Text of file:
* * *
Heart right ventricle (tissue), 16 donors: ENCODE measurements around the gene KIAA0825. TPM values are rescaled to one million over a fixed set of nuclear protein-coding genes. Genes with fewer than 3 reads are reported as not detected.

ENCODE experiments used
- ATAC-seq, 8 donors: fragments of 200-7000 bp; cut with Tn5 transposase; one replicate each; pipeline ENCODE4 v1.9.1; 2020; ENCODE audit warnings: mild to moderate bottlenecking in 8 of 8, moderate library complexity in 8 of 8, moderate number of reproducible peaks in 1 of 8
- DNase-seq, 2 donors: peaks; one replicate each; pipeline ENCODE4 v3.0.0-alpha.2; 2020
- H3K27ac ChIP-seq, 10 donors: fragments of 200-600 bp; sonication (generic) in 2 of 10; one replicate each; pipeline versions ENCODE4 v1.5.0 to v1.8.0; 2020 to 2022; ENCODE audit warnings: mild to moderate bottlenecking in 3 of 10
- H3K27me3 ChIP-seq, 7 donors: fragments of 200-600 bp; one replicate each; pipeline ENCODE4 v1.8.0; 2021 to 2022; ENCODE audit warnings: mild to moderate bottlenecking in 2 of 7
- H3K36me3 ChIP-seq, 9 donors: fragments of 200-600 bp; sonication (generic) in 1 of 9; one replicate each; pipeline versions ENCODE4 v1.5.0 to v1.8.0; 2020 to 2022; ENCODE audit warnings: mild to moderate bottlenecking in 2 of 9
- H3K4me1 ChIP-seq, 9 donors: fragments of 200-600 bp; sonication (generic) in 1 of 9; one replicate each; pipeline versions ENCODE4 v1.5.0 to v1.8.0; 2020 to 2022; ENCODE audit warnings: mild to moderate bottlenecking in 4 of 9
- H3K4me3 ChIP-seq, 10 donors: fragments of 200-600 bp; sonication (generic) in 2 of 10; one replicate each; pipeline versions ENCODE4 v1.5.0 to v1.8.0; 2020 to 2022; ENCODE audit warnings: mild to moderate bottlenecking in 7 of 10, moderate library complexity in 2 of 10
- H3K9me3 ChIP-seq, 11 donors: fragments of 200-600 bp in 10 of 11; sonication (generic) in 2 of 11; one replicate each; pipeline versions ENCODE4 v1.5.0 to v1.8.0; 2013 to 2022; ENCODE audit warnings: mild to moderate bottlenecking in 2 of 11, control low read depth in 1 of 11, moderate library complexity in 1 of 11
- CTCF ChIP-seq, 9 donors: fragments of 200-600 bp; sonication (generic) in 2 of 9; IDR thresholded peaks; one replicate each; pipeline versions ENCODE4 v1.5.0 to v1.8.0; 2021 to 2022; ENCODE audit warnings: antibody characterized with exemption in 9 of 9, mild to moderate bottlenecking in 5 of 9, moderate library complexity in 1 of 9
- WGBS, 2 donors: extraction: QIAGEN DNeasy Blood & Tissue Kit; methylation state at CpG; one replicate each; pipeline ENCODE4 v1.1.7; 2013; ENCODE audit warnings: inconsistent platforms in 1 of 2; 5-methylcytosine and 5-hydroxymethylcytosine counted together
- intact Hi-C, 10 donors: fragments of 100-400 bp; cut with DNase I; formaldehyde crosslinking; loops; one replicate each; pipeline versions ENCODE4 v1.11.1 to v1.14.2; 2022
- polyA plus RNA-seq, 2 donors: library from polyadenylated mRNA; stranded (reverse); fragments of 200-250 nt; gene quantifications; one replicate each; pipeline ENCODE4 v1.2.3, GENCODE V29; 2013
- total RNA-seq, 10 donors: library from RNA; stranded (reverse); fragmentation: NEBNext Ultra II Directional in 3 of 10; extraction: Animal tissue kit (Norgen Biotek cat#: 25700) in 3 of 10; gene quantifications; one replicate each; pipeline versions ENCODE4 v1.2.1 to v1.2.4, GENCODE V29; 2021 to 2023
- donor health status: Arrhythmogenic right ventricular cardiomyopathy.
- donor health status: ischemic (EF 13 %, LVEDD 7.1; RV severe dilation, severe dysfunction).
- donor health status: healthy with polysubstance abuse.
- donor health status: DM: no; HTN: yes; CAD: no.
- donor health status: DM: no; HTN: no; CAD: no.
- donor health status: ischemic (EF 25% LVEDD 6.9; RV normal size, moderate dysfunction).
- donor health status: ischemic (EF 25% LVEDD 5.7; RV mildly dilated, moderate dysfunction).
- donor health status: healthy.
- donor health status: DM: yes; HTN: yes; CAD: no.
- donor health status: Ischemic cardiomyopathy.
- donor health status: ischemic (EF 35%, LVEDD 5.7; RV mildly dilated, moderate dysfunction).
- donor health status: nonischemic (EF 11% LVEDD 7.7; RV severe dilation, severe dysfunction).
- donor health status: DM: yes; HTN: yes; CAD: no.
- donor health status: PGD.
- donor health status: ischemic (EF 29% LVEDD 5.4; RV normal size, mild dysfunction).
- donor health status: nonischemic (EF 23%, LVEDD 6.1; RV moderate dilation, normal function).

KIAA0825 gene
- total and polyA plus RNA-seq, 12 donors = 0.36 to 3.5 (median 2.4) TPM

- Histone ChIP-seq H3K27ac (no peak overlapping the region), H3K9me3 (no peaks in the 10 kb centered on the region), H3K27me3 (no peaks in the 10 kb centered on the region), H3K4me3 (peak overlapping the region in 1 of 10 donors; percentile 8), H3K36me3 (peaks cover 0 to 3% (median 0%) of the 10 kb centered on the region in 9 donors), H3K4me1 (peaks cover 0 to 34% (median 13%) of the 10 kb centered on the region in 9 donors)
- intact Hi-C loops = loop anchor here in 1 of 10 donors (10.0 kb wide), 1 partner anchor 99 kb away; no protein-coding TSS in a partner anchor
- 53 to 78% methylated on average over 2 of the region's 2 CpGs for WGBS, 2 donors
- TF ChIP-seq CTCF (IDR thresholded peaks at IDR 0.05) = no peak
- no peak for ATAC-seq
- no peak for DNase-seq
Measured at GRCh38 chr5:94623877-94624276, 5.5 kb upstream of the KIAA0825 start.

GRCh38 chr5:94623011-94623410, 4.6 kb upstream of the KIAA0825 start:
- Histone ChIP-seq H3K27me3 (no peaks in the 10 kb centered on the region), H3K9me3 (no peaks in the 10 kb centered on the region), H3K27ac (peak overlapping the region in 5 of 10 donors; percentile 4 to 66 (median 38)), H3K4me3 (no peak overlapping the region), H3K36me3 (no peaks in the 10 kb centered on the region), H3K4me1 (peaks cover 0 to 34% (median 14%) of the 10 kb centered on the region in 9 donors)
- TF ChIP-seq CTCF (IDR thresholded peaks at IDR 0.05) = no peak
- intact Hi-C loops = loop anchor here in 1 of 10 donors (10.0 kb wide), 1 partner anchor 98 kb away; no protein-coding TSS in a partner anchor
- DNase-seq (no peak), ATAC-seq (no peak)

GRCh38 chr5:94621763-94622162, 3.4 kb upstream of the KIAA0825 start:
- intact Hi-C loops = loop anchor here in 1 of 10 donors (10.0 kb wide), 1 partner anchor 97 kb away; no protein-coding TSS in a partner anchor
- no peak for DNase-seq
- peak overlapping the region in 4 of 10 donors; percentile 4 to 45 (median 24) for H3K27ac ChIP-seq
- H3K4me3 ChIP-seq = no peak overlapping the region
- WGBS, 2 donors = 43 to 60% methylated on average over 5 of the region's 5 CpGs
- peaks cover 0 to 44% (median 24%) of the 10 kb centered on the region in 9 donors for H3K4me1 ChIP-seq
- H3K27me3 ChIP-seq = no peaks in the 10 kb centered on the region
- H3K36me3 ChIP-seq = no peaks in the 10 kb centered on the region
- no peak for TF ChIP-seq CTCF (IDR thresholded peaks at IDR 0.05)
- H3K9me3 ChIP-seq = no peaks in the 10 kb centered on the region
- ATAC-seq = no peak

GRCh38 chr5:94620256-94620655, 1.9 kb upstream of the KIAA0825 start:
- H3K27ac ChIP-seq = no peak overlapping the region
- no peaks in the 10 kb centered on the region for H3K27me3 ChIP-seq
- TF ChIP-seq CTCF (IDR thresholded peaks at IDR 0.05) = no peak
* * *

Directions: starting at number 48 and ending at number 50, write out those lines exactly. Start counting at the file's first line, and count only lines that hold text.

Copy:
- no peak for DNase-seq
- peak overlapping the region in 4 of 10 donors; percentile 4 to 45 (median 24) for H3K27ac ChIP-seq
- H3K4me3 ChIP-seq = no peak overlapping the region